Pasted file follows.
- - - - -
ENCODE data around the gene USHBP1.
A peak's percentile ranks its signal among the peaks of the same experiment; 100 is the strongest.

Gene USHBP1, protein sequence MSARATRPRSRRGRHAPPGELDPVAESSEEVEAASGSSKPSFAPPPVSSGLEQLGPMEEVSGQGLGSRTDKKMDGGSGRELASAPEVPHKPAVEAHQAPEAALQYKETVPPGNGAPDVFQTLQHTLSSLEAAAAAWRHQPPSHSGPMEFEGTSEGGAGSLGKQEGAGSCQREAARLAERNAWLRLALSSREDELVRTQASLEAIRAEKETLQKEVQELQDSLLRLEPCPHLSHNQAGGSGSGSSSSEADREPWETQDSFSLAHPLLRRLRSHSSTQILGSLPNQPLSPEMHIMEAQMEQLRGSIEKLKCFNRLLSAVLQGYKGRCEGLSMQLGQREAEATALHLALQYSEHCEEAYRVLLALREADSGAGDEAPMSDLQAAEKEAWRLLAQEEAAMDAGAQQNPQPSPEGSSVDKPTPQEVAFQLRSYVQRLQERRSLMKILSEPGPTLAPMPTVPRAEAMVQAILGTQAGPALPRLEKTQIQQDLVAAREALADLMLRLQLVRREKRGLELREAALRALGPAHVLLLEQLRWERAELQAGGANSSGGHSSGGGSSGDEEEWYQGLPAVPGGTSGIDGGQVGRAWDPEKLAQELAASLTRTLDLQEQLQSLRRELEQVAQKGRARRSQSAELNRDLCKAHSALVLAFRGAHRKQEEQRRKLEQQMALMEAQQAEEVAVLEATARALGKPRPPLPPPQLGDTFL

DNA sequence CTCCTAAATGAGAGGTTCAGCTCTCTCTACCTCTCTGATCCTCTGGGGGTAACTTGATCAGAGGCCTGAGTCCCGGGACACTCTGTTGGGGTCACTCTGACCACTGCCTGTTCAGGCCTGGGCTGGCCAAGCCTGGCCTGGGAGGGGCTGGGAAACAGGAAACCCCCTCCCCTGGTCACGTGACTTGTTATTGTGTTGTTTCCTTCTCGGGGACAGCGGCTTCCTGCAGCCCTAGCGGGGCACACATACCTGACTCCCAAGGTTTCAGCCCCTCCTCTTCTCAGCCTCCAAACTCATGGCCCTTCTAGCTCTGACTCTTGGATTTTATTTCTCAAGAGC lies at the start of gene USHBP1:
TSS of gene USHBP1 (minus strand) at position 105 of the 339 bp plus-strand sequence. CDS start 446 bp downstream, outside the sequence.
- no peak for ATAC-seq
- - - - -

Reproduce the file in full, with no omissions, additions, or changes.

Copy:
ENCODE data around the gene USHBP1.
A peak's percentile ranks its signal among the peaks of the same experiment; 100 is the strongest.

Gene USHBP1, protein sequence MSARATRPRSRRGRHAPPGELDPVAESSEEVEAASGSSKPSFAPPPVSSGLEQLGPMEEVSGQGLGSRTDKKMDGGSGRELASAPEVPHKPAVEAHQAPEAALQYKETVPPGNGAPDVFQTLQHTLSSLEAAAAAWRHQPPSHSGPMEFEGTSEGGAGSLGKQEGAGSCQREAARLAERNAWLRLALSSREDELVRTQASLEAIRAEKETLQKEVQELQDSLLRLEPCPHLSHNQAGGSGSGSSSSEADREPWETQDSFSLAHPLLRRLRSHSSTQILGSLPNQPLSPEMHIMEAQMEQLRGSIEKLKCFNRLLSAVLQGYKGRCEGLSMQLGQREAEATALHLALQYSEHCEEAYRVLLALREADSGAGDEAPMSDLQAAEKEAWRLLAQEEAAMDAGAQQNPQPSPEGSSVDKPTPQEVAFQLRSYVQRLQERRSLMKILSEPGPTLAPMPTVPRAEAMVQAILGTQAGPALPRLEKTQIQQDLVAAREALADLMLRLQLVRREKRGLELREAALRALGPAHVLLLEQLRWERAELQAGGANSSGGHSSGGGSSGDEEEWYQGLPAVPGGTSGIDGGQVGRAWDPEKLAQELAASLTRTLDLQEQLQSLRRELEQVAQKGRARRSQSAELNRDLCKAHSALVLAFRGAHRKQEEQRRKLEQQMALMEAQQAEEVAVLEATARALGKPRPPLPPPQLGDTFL

DNA sequence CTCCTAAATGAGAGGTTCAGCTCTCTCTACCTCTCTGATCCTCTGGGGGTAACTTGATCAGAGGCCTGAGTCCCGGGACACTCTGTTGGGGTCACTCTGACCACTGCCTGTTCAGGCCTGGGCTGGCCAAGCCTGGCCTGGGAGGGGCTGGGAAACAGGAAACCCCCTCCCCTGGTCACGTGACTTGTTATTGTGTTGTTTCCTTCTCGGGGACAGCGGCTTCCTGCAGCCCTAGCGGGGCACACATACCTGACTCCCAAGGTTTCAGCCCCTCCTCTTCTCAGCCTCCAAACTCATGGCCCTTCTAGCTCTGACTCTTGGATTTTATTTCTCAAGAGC lies at the start of gene USHBP1:
TSS of gene USHBP1 (minus strand) at position 105 of the 339 bp plus-strand sequence. CDS start 446 bp downstream, outside the sequence.
- no peak for ATAC-seq